Strip of Destruction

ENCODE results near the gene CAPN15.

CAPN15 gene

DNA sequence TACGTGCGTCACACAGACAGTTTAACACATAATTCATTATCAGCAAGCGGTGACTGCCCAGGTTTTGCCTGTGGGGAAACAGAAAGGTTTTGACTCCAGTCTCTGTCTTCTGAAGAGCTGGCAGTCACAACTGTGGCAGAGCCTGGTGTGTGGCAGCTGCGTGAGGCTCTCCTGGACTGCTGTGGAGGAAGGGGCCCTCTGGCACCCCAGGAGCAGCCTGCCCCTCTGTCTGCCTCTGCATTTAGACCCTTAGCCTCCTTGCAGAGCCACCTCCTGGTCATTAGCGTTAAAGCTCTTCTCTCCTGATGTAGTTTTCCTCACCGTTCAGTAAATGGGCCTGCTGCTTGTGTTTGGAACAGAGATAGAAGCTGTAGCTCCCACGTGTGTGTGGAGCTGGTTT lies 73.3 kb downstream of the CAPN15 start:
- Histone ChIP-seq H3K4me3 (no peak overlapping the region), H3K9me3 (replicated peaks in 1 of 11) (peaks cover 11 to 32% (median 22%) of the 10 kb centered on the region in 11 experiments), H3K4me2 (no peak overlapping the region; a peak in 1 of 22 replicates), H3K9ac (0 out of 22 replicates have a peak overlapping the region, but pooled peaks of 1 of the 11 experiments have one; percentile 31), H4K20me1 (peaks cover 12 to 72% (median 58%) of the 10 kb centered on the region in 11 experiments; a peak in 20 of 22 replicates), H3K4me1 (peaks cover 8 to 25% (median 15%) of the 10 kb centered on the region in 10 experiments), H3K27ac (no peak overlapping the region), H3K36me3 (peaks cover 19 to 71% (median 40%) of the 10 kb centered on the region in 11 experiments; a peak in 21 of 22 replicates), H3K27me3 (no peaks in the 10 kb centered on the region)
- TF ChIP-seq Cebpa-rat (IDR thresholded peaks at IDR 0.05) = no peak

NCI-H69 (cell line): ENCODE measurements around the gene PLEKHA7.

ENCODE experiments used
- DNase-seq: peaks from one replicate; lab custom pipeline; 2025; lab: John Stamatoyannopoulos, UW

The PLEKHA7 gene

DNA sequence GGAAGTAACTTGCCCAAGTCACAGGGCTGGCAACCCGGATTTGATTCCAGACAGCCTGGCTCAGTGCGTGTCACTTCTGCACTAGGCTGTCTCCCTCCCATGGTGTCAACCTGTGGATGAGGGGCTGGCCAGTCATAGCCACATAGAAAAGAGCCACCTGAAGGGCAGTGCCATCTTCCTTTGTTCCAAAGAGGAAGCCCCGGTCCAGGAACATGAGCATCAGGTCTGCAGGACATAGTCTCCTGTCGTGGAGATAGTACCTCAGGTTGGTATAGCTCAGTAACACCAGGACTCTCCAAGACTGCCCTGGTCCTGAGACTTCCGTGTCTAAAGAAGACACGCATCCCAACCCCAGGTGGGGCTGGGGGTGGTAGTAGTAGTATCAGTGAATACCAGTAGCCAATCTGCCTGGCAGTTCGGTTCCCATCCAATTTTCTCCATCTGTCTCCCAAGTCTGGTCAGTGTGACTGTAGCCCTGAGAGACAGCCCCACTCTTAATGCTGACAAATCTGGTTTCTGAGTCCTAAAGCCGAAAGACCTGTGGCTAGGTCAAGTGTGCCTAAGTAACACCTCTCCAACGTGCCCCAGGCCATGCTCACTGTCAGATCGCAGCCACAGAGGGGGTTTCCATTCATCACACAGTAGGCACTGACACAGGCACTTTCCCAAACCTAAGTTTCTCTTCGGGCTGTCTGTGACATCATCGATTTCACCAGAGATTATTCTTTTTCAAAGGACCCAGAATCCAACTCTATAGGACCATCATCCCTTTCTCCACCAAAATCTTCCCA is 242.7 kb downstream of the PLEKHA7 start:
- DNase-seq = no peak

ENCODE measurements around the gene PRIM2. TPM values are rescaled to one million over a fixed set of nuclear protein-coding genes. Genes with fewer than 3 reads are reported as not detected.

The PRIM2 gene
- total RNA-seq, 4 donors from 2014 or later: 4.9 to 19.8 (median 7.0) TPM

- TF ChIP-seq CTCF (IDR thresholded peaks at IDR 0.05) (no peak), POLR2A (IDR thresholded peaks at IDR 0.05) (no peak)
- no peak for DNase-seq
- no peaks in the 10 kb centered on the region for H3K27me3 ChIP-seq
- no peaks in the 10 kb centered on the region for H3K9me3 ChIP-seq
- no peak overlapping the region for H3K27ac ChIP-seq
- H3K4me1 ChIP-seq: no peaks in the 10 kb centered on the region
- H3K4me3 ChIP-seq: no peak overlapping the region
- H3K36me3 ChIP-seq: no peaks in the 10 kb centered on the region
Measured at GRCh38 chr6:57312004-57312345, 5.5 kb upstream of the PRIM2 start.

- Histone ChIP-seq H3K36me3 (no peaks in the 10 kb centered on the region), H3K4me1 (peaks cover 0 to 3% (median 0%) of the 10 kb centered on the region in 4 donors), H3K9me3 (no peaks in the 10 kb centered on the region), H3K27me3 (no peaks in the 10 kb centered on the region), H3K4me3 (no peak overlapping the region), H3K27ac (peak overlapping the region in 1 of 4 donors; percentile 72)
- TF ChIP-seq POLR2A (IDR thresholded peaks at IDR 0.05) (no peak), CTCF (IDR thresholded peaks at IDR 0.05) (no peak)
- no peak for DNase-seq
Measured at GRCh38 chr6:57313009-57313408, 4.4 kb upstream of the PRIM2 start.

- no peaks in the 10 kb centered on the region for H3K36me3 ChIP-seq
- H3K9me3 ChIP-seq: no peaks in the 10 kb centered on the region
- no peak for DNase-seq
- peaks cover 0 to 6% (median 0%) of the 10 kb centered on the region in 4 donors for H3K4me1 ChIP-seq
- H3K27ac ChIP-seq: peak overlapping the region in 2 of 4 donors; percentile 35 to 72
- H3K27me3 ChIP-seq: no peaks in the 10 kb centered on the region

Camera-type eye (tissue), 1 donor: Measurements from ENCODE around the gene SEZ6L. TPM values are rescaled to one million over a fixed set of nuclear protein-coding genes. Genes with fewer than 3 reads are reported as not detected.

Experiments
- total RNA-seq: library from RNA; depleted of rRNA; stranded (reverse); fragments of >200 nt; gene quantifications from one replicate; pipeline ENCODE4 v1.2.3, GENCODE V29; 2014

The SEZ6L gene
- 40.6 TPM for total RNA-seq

We mapped the surface trace of the fault rupture for about 5 km on the west bank of the Khunar River, through Balakot and into the Sarash Valley where it apparently ends. The surface expression of the rupture is remarkably consistent: a 10-20m wide zone of tilting to the southwest causing 2-3m of uplift of the northeast side. This tilt zone includes longitudinal (fault parallel) fractures, which may extend over the uplifted side of the fault much beyond the tilt zone. The position of the rupture, which can be sharply defined, is the critical factor controlling damage. The damage is dramatically higher along a strip on the up-thrown northeast (hangingwall) side of the fault, where the land is coseismically tilted, folded, and fractured. None of the buildings on this “strip of destruction” survived and very few avoided total collapse. In contrast, buildings on the footwall (down-thrown) side, as close as 10m or less from the fault, fared much better. Most of them avoided collapse and some showed only slight damage. This dramatic contrast between footwall and hangingwall damage does not seem to depend on foundation geology. In Balakot, for example, houses were built on the same fanglomerate on both sides of the fault, yet the difference in destruction was obvious from afar. Our observations are preliminary, of course, but the signal seems clear. Our conclusion is that geological criteria can be developed to characterize areas that are much safer from earthquake damage than others within Balakot, thus allowing for reconstruction of the town with sharply targeted restrictions. These observations also provide a model for recognizing active thrust faults in Pakistan, for targeting trenches across these faults that could expose prehistoric ruptures, and for predicting the distribution of potential damage associated with seismogenic rupture of these faults.